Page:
Working with stretchy yarn is more difficult than working with rope, string, and other firm elements. Sometimes a plied yarn can become “unplied” as you tie; try working the knot the other way if this happens (i.e. under then over, rather than over then under). The twist can often be restored by simply letting go of the end so it re-twists itself; barring that try twisting it back yourself.

So what can you do with this knotting technique? How about working it across a couple of square fringed coasters? Tune in next time to see how they turn out!

 

 

SaveSave

SaveSave

SaveSave

SaveSave

SaveSave

SaveSave

SaveSave

SaveSave

SaveSave

SaveSave

SaveSave

From Stitch Pattern to Project Swatch

In the last post I talked about Sand and Dot stitch, stitch patterns that are simply two sides of the same fabric. When you fall in love with a stitch pattern in a book or magazine (or website ;), the first step is to make a swatch to a) see how your fingers like making it, and b) see what the resulting fabric feels and looks like. Once you’ve decided you want to move forward with the pattern, the next step is to swatch for using it in a project.

Above you’ll see the swatch, design inspiration photos, and rough schematic which I included in my design proposal for the Coronado Cardi. When I made the swatch, I was testing the idea of beginning with a Sand stitch border, which would curl just slightly toward the body. Above the border, the body in Dot stitch would allow the multicolor yarn to take center stage, with just a smattering of purl bumps to tie the textures together. The swatch shows where I tried a buttonhole band in Sand stitch to see what that would look like.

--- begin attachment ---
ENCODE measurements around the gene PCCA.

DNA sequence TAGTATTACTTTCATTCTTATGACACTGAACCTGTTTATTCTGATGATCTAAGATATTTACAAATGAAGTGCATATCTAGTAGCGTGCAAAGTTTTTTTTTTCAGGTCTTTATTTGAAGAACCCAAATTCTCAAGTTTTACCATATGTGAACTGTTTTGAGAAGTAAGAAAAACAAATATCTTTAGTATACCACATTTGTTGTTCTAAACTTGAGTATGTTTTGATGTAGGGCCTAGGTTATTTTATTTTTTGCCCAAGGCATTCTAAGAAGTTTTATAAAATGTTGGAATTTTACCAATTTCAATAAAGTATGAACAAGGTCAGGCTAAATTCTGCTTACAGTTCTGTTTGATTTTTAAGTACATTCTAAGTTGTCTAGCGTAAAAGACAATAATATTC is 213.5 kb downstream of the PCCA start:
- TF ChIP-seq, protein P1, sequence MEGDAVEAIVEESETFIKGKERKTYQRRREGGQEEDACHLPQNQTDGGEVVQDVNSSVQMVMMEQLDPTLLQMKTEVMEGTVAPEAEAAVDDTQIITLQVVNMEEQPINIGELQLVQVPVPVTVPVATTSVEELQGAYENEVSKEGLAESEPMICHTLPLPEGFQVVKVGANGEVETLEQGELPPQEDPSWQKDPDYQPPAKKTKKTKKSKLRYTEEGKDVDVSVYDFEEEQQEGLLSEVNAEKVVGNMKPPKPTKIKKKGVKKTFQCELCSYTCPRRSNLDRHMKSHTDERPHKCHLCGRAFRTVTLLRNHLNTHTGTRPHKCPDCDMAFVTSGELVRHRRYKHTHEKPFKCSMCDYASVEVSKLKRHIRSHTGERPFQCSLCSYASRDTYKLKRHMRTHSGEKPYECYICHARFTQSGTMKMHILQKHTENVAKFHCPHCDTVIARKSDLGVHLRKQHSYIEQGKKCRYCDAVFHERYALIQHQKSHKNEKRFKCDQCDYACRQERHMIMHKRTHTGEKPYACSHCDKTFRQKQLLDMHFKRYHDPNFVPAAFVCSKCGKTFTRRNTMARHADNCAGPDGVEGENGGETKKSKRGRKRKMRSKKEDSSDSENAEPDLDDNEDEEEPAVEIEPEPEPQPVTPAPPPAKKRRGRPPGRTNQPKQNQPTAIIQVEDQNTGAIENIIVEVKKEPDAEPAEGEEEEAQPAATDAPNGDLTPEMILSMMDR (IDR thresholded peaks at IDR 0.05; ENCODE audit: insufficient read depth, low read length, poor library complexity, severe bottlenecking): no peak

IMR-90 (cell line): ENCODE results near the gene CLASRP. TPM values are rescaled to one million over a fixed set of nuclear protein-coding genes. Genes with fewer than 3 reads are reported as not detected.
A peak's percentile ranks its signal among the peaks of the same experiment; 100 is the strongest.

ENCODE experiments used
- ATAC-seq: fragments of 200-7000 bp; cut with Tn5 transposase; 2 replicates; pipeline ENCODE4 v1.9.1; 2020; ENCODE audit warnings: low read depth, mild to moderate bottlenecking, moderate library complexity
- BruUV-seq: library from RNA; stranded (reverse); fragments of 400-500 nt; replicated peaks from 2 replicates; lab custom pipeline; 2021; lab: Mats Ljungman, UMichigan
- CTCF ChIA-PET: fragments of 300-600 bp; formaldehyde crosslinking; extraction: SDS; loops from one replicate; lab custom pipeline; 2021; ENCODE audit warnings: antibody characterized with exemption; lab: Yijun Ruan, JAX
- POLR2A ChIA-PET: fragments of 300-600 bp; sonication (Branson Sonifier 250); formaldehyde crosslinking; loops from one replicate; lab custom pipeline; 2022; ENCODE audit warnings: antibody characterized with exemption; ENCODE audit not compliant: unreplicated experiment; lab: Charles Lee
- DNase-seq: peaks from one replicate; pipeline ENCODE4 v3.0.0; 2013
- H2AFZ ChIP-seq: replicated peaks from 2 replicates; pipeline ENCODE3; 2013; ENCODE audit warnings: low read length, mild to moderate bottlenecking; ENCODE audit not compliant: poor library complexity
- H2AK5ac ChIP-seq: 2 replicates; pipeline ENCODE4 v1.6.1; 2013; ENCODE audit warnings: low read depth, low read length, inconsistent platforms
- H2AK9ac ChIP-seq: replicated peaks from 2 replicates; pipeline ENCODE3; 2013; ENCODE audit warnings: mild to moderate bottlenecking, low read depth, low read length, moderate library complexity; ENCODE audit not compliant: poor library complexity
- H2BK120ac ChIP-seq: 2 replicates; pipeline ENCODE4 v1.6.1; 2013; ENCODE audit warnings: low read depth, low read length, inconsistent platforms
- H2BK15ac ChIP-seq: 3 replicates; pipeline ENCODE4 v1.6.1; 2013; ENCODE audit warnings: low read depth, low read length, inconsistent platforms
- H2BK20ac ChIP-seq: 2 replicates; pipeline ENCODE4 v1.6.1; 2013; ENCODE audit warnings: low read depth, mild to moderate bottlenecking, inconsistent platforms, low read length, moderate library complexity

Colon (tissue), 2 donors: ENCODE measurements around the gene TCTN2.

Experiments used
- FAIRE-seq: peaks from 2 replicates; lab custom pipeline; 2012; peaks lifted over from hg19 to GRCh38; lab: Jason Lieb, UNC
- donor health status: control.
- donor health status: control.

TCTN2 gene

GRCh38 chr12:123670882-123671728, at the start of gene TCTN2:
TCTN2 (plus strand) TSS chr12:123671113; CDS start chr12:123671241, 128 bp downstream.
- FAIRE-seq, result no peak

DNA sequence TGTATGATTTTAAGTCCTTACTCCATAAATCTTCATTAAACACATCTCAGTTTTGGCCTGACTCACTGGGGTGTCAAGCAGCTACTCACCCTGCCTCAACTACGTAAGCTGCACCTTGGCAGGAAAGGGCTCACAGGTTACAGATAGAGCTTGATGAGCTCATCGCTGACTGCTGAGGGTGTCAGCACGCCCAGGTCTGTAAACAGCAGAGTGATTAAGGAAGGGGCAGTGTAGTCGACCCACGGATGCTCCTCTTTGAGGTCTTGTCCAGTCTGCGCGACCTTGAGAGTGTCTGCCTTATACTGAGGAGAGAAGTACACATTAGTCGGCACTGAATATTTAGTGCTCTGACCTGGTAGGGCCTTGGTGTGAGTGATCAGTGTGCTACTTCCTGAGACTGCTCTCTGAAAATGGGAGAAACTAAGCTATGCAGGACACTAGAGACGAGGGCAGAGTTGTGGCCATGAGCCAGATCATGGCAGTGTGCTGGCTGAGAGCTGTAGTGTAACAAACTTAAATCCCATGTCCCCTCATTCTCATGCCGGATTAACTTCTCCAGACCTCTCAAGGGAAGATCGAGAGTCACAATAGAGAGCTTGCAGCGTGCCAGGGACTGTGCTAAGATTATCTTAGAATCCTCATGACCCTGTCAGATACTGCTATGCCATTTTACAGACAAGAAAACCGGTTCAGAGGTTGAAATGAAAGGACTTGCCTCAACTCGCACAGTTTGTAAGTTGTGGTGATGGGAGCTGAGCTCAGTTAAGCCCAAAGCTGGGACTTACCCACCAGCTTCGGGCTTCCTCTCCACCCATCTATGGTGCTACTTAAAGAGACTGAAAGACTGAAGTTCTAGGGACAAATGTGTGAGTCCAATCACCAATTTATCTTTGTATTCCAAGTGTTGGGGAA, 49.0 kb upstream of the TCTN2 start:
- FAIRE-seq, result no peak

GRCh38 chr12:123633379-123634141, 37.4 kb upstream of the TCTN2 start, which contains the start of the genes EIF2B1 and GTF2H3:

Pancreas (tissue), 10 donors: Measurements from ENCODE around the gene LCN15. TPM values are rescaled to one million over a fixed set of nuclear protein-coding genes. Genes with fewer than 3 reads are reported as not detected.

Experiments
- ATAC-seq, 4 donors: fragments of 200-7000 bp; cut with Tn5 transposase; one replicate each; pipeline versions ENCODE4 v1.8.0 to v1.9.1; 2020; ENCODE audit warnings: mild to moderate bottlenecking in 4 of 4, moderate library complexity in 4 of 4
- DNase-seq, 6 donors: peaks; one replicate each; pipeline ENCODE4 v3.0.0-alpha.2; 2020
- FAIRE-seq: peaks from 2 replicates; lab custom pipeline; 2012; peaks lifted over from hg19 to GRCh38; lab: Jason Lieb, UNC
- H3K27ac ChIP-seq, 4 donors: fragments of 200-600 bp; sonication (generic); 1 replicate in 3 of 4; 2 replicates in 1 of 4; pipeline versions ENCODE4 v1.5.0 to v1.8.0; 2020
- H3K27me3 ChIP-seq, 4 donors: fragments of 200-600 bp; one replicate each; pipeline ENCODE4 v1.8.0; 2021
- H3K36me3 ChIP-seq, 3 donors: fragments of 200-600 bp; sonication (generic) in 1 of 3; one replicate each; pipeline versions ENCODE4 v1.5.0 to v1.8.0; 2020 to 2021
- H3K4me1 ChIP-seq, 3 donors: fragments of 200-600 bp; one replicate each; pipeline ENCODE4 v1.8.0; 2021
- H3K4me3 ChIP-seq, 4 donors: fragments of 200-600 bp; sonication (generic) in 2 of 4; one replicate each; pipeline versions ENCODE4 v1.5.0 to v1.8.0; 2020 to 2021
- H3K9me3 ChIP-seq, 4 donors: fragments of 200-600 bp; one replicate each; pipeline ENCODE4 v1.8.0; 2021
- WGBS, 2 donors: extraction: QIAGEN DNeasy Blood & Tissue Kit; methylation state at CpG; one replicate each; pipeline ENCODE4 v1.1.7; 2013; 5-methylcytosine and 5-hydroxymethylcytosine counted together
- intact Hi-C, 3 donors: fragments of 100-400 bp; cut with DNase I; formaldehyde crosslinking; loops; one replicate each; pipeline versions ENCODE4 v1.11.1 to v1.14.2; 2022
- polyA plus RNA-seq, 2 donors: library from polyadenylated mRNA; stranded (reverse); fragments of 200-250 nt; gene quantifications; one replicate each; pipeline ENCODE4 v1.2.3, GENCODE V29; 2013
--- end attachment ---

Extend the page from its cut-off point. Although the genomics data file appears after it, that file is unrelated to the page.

I used the same size needle throughout. Note how on the  right edge of the main fabric the border appears just a tiny bit wider than the Dot stitch main fabric.  Since I didn’t change needles or stitch count, shouldn’t the fabric be the same width on both sides??

The top of the loop and running threads are the dominant feature of any purl-based fabric like Reverse Stockinette or Sand stitch. The width-wise character of these “frowns” and “smiles” cause the curl at top, bottom, and sides of these fabrics. Perhaps it is simply the curl that we see, making Sand stitch appear wider, or even measure as being a fraction of a fraction of an inch wider, than Dot stitch. When designing, the best you can do is make a big swatch and trust your measurements (taking the average of several).